Once again I would like to thank our commercial and financial partners for their confidence and understanding; I confirm to them our most steadfast intention to honor our commitments in a timely fashion. The Government has given precise instructions to not take on new debts without guaranteeing their payment within the terms agreed upon.
As was explained by Vice President of the Government and Minister of Economy and Planning Marino Murillo Jorge, next year’s plan foresees a 3.1 per cent GDP growth, which should be reached under circumstances no less complicated or tense.
The year 2011 is the first of five included in the midterm projection for our economy. During this period we shall be gradually and progressively introducing some new structures and concepts in the Cuban economic model.
During the coming year, we will move decisively to reduce superfluous expenses, thus promoting savings of all types of resources which, as we have said on several occasions, is the quickest and most reliable source of income at our disposal.
Likewise, we shall not overlook in the least social programs in the areas of health, education, culture and sports; we would rather raise their quality, since we have identified enormous reserves of efficiency through a more rational use of the existing infrastructure. We will also be increasing exports of goods and services, while continuing to concentrate investments in those areas showing the most rapid return.
Regarding the economic plan and the budget, we have insisted that the old story of non-compliance and overdrafts must come to an end. The plan and the budget are sacred. And I repeat, from now on, the plan and the budget will be sacred; they were drafted to be complied with, not to allow us to be satisfied with justifications of any sort or even with inaccuracies and lies, whether deliberate or not, when the goals previously set are not met.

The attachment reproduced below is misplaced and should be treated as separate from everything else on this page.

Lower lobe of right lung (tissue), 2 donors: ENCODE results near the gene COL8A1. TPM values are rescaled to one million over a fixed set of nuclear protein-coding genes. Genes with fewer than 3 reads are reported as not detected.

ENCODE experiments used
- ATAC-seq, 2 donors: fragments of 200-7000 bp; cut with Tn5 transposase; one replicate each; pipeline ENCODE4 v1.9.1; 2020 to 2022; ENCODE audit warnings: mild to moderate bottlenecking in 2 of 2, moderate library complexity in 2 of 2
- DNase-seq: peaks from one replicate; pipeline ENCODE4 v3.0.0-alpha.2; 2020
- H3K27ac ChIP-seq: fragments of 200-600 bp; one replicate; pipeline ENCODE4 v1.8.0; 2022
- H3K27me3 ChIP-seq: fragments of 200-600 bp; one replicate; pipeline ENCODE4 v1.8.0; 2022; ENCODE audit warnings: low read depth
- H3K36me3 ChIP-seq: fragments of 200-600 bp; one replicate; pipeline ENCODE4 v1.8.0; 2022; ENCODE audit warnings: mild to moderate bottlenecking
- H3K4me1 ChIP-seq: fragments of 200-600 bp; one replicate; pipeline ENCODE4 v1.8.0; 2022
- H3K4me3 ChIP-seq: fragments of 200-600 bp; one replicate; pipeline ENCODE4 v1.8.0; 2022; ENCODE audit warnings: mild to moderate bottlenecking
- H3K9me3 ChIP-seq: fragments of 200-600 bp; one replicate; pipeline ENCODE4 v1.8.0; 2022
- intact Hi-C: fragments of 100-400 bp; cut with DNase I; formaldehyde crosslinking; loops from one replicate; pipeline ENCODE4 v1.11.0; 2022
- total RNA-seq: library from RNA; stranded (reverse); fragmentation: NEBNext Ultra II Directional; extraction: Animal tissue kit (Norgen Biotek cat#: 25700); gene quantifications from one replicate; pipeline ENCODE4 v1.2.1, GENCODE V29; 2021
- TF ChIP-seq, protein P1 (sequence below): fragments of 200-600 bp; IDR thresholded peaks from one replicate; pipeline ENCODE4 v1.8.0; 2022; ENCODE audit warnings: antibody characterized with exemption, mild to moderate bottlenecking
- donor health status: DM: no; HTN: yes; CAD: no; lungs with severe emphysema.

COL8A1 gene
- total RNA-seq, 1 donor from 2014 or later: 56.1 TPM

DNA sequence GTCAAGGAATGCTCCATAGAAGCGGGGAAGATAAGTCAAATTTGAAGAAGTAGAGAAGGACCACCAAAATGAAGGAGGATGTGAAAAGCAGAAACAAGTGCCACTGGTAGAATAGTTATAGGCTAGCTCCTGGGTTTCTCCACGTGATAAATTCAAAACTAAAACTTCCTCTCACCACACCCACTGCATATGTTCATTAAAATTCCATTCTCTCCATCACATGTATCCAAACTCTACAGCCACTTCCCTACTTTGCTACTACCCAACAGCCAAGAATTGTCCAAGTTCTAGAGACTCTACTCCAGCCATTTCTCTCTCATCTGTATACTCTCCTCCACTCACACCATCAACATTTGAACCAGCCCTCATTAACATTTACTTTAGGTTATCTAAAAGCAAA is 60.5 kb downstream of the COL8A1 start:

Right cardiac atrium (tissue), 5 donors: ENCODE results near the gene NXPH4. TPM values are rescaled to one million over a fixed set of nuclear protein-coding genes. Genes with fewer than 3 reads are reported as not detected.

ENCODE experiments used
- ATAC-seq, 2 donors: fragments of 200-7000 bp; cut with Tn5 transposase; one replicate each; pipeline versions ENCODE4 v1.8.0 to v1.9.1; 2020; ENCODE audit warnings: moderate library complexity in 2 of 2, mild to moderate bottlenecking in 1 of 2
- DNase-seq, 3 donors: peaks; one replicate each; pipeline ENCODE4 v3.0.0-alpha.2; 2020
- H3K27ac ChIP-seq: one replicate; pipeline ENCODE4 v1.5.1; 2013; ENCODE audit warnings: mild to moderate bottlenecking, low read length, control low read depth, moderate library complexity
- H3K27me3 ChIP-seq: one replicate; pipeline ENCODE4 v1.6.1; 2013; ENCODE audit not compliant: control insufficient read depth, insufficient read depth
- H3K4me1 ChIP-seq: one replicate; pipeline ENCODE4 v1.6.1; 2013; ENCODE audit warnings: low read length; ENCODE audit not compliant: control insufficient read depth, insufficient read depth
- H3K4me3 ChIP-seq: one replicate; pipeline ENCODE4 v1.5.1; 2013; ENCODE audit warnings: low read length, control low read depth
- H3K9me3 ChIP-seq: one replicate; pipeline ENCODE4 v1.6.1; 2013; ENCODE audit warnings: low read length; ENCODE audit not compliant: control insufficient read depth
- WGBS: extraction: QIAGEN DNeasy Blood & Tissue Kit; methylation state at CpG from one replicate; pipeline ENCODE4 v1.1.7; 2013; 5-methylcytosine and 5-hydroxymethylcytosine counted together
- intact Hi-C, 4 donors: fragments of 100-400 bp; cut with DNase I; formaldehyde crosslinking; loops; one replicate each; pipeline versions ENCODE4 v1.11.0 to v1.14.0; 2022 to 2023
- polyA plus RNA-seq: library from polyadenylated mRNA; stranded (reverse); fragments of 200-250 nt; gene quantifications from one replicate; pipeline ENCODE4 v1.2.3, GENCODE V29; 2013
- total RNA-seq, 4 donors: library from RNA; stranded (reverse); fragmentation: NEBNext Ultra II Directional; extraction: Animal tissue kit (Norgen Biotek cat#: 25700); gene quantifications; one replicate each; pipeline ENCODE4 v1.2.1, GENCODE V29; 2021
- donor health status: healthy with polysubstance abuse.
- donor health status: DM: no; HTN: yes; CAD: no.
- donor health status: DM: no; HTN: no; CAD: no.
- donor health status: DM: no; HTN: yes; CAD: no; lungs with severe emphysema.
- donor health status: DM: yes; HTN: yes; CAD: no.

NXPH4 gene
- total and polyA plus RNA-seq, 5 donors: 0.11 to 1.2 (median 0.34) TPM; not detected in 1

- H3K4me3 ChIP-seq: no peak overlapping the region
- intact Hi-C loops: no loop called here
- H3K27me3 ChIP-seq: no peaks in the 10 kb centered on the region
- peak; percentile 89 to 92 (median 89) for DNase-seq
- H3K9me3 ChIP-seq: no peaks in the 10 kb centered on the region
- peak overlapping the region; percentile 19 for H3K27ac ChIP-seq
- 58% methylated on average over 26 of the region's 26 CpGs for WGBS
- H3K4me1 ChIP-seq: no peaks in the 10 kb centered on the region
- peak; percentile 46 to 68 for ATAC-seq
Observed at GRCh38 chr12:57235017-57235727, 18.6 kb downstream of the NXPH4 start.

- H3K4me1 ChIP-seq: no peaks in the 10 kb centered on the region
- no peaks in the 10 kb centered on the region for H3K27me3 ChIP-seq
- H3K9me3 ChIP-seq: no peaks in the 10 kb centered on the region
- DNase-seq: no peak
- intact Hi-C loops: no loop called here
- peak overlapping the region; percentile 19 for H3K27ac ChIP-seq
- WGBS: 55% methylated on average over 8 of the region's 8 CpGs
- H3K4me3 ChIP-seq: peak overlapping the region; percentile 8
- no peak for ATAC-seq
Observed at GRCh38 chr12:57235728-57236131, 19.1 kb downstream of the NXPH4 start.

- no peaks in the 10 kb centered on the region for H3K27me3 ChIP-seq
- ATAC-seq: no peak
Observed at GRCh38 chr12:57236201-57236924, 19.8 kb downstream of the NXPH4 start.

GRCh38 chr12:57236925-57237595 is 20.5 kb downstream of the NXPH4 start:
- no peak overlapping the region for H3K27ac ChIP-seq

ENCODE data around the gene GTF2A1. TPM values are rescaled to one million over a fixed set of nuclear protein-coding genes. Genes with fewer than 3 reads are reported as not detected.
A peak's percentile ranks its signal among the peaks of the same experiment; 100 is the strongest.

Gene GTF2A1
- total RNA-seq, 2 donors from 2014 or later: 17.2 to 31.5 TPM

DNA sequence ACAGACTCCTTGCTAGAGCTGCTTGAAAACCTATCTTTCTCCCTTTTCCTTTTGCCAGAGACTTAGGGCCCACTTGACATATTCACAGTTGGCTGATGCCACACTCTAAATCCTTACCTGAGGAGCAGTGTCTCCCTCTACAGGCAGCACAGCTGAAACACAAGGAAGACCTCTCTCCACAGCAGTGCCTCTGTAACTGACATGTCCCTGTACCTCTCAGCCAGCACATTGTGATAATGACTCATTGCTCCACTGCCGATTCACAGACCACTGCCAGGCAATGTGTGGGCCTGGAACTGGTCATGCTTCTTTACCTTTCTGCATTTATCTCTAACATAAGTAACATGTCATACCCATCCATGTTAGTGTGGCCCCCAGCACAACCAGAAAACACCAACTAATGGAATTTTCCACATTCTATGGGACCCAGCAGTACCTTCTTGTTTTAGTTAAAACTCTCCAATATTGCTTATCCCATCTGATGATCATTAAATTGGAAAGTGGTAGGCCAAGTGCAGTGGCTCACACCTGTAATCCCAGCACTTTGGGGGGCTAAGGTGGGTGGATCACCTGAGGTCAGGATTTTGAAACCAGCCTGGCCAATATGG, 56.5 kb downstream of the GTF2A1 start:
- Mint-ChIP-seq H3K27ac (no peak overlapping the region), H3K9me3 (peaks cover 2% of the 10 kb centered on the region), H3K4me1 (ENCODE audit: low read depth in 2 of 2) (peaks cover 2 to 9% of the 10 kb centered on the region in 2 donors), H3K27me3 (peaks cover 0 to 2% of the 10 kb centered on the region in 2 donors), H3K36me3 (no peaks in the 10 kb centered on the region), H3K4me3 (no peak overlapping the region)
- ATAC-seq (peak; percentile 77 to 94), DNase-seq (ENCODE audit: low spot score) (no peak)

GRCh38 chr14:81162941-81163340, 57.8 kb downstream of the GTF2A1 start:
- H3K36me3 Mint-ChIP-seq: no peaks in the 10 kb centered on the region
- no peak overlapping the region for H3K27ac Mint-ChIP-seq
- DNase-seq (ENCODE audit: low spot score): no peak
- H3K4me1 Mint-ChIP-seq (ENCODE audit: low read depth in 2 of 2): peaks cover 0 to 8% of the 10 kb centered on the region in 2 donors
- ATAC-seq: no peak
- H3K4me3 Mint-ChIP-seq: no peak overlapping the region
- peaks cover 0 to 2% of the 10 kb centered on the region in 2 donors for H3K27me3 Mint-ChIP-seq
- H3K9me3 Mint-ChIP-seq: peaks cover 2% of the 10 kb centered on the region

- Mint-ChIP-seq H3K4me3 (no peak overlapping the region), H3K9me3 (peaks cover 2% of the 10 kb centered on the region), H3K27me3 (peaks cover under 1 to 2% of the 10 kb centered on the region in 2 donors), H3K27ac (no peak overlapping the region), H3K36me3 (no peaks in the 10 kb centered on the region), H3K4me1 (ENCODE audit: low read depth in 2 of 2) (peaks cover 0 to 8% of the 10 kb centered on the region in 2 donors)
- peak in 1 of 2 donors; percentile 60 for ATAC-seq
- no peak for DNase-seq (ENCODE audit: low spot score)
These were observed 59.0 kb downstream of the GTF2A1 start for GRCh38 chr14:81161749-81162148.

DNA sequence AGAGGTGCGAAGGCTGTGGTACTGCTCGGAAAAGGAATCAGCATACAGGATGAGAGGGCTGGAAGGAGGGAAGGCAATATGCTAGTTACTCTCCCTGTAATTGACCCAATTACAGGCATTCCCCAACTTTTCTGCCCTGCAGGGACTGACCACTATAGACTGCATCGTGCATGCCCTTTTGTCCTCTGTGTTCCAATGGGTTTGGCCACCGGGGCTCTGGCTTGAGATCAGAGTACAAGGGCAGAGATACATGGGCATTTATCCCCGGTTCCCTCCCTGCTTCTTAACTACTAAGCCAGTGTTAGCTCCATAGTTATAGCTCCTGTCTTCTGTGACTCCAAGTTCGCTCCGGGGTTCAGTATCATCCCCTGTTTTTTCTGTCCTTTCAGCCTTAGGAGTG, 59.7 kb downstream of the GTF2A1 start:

At times, some compañeros, with no fraudulent intent, contribute inaccurate information received from their subordinates without previously checking it and so they fall into unconscious lying. But this false data could lead us to make erroneous decisions, with major or minor repercussions within the country. Whosoever acts in that manner is also lying, and whoever these persons may be they must be definitively and not temporarily removed from the position they hold and, after the analysis of the appropriate bodies, they must also be removed from the ranks of the Party, should they be members.
Lies and their harmful effects have accompanied humanity since we learned the art of speech in ancient times, motivating society’s condemnation. We recall that the eighth of the Ten Commandments of the Bible reads: "Thou shalt not bear false witness or lie". Likewise, the three basic moral ethical principles of the Inca civilization are stated as follows: do not lie, steal, or be lazy.
We must struggle to eradicate, once and for all, lies and deceit from cadres’ behavior at all levels. No wonder compañero Fidel in his brilliant definition of the concept of Revolution, pointed out, among other things: "never lie or violate ethical principles".